[Photo outside the former Sounds at 20 St. Mark's Place by Panda Cat]
Brian Fair, owner of St. Mark's Sounds, passed away Thursday after a brief hospital stint, according to friends. (We'll add more biographical information as it becomes available.)
Sounds opened at 20 St. Mark's Place — above the Grassroots Tavern — in 1979. (He also ran an annex for several years in the early 1990s at 16 St. Mark's Place.) Sounds closed for good on Oct. 11, making it the last record store on St. Mark's Place.
[Photo by Alex via Flaming Pablum]
We asked three former employees at Sounds for their remembrances of Fair.
Brian was a curmudgeon, but a lovable one. Think of all the record store clerks you have encountered in your lives. He was the alpha of all of them.
I worked for him for seven years and I'm grateful for that time and experience. I learned a lot about life and music and had a lot of laughs. When I started touring and leaving New York every year, Brian always had a job for me when I returned. I always tried to swing by the store when I was in the neighborhood to say hi or exchange Christmas presents in years to come. We would linger on the steps and share stories and he always made me happy.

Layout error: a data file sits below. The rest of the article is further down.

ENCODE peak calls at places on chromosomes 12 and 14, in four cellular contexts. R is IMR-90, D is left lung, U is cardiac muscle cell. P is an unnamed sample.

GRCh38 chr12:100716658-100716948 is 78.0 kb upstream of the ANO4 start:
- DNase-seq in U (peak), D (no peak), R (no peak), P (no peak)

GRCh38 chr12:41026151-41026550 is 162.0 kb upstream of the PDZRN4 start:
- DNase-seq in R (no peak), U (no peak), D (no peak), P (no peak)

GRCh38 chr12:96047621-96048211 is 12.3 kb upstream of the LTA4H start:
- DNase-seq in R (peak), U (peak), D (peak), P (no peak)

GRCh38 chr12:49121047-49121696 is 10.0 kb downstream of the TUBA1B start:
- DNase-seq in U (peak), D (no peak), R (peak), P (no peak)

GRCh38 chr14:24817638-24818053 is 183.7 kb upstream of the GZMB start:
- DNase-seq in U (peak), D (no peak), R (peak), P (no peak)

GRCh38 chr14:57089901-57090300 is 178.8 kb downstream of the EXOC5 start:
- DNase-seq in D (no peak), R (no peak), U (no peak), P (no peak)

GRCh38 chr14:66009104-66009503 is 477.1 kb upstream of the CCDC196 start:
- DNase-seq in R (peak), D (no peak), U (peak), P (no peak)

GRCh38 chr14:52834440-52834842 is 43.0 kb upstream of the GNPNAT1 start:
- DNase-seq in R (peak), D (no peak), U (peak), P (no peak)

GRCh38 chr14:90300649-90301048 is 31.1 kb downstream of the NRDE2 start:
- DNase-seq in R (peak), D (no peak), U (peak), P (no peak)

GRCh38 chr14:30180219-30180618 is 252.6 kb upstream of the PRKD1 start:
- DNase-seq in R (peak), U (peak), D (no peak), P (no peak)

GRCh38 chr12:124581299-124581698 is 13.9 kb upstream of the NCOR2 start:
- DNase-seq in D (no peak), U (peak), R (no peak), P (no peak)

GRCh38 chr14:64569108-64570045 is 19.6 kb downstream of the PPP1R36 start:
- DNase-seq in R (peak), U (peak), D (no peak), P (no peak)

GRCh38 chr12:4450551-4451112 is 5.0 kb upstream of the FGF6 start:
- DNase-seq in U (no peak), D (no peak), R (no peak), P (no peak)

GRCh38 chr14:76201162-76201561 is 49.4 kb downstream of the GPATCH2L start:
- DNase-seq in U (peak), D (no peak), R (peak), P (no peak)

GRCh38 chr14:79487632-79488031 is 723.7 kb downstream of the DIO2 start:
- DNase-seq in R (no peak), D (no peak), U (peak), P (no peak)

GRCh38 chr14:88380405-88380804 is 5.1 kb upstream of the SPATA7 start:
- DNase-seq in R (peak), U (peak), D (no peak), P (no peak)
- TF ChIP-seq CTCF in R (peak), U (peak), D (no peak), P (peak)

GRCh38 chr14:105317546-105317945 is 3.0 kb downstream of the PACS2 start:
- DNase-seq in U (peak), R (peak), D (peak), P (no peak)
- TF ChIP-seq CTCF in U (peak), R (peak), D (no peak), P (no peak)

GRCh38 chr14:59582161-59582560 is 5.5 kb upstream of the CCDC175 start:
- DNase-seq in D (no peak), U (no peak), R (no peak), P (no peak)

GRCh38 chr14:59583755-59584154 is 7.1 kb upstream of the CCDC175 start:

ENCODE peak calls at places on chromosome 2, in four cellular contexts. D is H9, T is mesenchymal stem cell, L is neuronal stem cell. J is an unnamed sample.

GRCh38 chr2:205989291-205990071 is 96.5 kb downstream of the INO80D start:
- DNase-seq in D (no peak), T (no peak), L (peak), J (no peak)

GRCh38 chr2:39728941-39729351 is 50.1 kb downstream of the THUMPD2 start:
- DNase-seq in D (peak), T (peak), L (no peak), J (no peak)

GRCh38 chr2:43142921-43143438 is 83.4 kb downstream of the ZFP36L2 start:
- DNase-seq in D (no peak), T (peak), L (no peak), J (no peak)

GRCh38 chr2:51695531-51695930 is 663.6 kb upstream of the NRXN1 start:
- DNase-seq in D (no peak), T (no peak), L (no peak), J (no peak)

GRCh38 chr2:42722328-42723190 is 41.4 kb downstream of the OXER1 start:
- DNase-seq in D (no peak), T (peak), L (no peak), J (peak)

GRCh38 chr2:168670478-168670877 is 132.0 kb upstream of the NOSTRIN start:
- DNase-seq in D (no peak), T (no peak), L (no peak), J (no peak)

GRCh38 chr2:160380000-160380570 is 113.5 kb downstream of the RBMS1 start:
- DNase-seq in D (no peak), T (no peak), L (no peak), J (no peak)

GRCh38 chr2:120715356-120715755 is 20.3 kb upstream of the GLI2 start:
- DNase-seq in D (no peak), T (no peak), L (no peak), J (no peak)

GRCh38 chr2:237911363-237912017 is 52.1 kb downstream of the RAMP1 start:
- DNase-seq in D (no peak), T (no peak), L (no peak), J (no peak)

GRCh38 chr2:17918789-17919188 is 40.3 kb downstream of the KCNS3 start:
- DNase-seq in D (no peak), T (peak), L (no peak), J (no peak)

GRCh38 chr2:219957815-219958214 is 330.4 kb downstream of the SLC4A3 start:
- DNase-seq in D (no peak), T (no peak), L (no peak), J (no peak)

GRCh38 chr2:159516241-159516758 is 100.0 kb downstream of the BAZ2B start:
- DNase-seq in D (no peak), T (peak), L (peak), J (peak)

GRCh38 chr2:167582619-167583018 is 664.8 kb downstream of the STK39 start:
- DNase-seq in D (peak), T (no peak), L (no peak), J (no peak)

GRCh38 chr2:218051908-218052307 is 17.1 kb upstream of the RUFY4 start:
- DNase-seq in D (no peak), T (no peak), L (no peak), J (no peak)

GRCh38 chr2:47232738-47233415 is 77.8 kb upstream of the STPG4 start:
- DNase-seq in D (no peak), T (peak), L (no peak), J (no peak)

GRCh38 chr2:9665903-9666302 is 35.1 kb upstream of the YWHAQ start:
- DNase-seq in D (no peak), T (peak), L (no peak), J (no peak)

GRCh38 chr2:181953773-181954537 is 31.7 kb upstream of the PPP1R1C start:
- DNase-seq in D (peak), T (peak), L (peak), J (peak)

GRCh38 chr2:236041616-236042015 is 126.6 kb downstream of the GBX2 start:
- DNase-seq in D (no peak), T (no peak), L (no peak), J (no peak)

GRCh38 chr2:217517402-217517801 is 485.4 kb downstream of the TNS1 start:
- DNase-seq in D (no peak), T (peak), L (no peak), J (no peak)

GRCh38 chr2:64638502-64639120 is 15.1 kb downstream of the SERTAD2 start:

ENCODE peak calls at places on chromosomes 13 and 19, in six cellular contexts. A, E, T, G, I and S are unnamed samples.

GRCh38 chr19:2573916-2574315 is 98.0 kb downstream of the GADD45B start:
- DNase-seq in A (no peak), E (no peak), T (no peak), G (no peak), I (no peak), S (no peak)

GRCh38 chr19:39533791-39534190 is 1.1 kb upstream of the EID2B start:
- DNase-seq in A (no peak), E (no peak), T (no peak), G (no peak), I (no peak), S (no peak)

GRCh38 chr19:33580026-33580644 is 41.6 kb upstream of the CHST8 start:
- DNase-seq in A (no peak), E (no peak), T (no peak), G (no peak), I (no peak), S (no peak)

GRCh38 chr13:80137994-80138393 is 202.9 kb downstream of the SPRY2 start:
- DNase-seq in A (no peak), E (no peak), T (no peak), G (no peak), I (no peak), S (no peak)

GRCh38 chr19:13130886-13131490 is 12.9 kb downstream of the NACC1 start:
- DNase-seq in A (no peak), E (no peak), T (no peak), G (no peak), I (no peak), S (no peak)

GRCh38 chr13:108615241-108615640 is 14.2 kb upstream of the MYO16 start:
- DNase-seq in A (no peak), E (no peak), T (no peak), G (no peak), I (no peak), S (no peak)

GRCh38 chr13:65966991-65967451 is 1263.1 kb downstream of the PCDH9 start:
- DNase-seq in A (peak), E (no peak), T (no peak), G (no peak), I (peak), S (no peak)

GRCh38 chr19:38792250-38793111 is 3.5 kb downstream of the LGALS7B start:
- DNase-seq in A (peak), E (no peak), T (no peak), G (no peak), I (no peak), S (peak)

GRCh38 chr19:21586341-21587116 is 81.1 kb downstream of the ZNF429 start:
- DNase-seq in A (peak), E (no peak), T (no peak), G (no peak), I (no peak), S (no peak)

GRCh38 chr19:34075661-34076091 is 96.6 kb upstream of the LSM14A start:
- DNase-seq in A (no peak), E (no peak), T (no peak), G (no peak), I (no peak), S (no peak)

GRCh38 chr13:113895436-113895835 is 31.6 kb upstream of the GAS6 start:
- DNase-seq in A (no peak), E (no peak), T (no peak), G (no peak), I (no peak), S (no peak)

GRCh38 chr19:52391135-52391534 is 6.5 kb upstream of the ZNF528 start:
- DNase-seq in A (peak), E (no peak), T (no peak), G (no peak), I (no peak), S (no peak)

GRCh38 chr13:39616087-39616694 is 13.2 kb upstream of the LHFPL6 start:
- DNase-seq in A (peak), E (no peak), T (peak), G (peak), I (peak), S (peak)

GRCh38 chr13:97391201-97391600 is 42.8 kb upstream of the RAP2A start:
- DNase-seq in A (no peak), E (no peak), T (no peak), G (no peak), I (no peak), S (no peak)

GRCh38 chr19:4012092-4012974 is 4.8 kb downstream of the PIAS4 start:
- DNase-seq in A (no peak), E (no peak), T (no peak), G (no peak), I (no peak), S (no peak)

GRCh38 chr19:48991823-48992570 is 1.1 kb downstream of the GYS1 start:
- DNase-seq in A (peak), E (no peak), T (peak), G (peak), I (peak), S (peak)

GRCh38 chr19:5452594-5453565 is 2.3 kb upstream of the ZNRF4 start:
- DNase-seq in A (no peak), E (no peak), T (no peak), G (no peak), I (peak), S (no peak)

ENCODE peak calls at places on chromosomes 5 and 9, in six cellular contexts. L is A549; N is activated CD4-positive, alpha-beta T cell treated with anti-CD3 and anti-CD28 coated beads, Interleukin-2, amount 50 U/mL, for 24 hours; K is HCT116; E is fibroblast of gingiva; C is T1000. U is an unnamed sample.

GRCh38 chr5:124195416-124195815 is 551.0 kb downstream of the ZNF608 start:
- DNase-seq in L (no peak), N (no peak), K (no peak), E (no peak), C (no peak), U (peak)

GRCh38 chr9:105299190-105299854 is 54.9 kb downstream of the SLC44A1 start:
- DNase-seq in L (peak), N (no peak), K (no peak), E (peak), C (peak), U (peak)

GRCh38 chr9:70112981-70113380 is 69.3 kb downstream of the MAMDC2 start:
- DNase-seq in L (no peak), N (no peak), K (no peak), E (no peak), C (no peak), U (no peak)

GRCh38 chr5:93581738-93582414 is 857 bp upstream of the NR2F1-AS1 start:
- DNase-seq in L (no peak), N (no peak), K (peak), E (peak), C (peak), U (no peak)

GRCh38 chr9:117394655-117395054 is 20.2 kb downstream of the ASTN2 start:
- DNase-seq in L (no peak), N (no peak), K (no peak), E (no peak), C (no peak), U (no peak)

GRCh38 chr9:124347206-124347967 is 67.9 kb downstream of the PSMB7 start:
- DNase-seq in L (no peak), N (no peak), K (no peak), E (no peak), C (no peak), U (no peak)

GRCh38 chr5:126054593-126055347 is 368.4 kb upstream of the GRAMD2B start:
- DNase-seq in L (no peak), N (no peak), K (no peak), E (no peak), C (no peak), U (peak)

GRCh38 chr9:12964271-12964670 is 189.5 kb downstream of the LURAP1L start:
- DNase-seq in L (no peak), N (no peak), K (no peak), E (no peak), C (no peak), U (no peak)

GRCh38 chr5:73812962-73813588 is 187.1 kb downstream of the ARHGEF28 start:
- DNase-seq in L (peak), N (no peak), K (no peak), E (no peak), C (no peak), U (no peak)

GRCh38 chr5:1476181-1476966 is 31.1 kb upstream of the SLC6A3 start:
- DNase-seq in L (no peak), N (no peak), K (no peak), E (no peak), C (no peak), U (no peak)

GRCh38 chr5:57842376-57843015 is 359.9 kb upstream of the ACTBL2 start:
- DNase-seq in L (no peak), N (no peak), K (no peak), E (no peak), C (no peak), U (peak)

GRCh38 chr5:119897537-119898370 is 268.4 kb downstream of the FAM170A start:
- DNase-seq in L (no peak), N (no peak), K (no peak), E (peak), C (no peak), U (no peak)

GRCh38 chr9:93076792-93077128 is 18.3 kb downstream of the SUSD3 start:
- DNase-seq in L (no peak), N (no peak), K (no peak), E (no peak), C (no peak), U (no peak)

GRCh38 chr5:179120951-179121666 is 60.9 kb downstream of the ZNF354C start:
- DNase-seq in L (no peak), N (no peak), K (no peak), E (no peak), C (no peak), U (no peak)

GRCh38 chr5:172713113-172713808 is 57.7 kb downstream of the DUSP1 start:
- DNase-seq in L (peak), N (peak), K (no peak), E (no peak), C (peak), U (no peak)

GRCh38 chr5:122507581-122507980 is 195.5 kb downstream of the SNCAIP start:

I can only imagine after 30 years of selling records and the decline of the industry closing the store left Brian with a void in his life. I only wish he had the time to relax and enjoy his retirement before leaving us so soon.
My first job in NYC 1984 was working for him remodeling record bins and building Sounds Video from the ground up. The mahogany cabinets at the store survived. A few weeks ago I was there and he said, "you know, what killed me — with a tear in his eye — the mp3. The mp3 fucking killed me."
[He was] a great person.
James Lawrence, who worked at Sounds since 1995, and alone with Fair the past eight years:
He loved rock music, especially hard rock — Motörhead. And since he worked so much in the shop he didn't get to go to many shows. Well, Motörhead sister group Girlschool did a mini tour of the states a few months ago. I knew the Girls from back in the day so we took the day off and went to Brooklyn to see the show. We went early and I was able to introduce him to the Girls. I could tell how happy Brian was. It was the last show he got to see, I believe.
That makes me happy.
Brian loved music. It was his life. He cared about people underneath his gruff appearance. I remember Kembra from Karen Black gave him a homemade card thanking him for his support in the East Village music scene. When he read the card he started to cry.
That's the Brian I knew.